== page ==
|Assisted level boarding on|
Amtrak's Northeast Corridor
Today, few commuter rail systems in the United States offer this level of accessibility. The NCTD Sprinter (see video) may be the only one, and is often classified as "light" rail. U.S. systems with level boarding (such as in the Northeast) have a gap of six inches or more between the platform and the train, requiring the use of bridge plates for a wheelchair user to board. As shown in the photo above, train crew members must assist with the process of deploying the bridge plate, monitoring the wheelchair, and re-stowing the bridge plate. Assisted boarding can easily extend station dwell times and cause delays, even on a rail system with level boarding. These delays are allowed for by padding the time between successive trains, to prevent a delay from cascading to multiple trains.
So, just build the platforms close enough to the tracks and we're done, right? It's not quite that easy.
Dynamic Vehicle Envelope
|Dynamic envelope as defined|
for Caltrain electrification
- 8" platforms (existing) are 64" from track center
- 25" platforms would have to be 67" from track center
- 30" platforms would have to be 68" from track center
- 50" platforms would have to be 70" from track center
|Unassisted level boarding in Zurich|
These gap-filling steps are quite common outside the confines of U.S. commuter rail, and all major vehicle manufacturers worldwide can provide them if the customer asks. Video examples:
- Vienna, Austria (Stadler)
- Leipzig, Germany (Bombardier)
- Stuttgart, Germany (Alstom / Bombardier)
- San Diego, California (Siemens)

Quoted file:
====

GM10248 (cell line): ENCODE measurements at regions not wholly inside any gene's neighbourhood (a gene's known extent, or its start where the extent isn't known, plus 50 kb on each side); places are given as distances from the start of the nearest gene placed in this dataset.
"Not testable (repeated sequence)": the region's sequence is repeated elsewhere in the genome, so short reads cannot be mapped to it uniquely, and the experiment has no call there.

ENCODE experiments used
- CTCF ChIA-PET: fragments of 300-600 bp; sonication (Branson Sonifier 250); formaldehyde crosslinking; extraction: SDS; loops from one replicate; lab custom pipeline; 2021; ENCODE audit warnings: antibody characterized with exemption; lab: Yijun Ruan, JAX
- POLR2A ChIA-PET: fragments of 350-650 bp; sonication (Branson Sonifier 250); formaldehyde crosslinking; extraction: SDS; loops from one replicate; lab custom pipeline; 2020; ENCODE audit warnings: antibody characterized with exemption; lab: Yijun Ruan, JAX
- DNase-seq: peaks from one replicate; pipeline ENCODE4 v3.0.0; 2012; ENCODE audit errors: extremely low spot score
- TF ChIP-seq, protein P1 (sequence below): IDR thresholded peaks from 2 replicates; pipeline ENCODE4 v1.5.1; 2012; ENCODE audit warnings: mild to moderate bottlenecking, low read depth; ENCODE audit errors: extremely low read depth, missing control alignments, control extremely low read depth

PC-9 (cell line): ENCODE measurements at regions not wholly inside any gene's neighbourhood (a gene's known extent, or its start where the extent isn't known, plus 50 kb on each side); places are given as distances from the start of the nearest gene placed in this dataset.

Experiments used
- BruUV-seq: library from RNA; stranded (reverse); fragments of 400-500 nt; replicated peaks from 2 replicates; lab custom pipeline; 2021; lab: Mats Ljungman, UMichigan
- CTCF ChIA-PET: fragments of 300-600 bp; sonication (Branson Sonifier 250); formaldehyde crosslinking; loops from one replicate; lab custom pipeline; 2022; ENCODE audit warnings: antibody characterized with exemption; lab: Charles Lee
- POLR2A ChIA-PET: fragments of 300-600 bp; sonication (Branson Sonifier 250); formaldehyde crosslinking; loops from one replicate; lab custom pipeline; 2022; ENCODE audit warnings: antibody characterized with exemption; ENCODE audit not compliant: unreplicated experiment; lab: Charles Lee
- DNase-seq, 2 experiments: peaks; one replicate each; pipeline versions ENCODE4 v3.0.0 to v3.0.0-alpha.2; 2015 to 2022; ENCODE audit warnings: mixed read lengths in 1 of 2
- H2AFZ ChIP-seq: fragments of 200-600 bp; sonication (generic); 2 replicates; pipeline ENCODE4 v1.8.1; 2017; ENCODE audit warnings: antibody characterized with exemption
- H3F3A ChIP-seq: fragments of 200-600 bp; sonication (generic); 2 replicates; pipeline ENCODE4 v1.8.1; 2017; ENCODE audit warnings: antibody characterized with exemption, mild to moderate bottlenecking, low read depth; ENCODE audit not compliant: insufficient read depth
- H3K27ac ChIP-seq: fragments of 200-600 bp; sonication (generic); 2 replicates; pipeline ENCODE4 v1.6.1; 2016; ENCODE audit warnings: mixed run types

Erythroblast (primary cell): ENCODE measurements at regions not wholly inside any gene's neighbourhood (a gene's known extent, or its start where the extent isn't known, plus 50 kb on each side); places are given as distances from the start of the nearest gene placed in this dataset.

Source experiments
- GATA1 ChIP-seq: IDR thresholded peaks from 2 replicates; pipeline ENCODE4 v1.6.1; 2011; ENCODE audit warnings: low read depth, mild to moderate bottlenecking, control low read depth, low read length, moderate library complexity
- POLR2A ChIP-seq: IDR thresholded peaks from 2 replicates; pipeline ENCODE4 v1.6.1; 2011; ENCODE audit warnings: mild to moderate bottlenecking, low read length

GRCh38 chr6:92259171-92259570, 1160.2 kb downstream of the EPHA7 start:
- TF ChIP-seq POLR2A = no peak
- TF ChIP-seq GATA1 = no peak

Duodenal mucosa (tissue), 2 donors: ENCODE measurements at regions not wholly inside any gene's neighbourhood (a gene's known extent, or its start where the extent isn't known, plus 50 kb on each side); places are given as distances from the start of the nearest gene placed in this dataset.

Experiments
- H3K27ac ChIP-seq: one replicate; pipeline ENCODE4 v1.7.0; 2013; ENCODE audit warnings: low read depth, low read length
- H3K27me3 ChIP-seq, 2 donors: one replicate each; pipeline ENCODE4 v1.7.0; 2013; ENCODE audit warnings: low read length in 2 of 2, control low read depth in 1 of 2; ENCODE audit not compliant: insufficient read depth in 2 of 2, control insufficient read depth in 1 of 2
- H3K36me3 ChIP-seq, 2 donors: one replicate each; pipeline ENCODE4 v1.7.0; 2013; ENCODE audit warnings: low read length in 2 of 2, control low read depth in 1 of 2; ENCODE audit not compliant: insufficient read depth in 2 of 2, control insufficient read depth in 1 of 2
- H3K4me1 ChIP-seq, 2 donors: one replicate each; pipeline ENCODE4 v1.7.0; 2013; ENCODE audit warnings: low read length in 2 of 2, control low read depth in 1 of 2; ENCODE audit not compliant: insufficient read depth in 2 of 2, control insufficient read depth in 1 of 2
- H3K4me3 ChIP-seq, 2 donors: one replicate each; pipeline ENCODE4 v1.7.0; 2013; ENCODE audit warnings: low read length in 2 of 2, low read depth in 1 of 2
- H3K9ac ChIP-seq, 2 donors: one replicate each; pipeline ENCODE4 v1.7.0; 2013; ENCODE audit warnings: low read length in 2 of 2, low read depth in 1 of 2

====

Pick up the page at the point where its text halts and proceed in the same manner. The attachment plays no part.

Caltrain's Approach: What Gap?
Caltrain is now taking a "not to preclude" approach to level boarding, attempting to future-proof the new EMU fleet for any future decision regarding level boarding, pending the outcome of additional planning for the Caltrain / high-speed rail blended system. This approach is largely a result of not having seriously thought about or planned for level boarding until quite recently.
As it turns out, Caltrain has no intention to comply with the ADA gap requirement. Never mind the gap. As will be apparent in the upcoming vehicle RFP, the new EMU fleet will comply with the ADA using crew-assisted boarding with bridge plates, even after level boarding platforms are built and regardless of the selected platform height.
If Caltrain fails to specify gap-filling steps and leveling suspensions for their new EMU fleet, then wheelchair users will still need crew assistance to board or alight, resulting in random and unpredictable impacts on station dwell times. Such a failure would preclude reliable and punctual operation of the blended system, increase the amount of timetable padding between trains, and limit the capacity that can be extracted from the peninsula rail corridor before expensive and controversial infrastructure upgrades become unavoidable. Gap-filling steps and leveling suspensions are perfect examples of small off-the-shelf features that pay off in the long run.
In order "not to preclude" an efficient blended system that extracts the highest capacity from limited infrastructure, Caltrain should require that the new EMU fleet be equipped for ADA-compliant unassisted wheelchair boarding, once new level boarding platforms become available. Because the new fleet will be in service until the year 2050, this capability cannot be an afterthought and must be engineered into the new trains from the outset.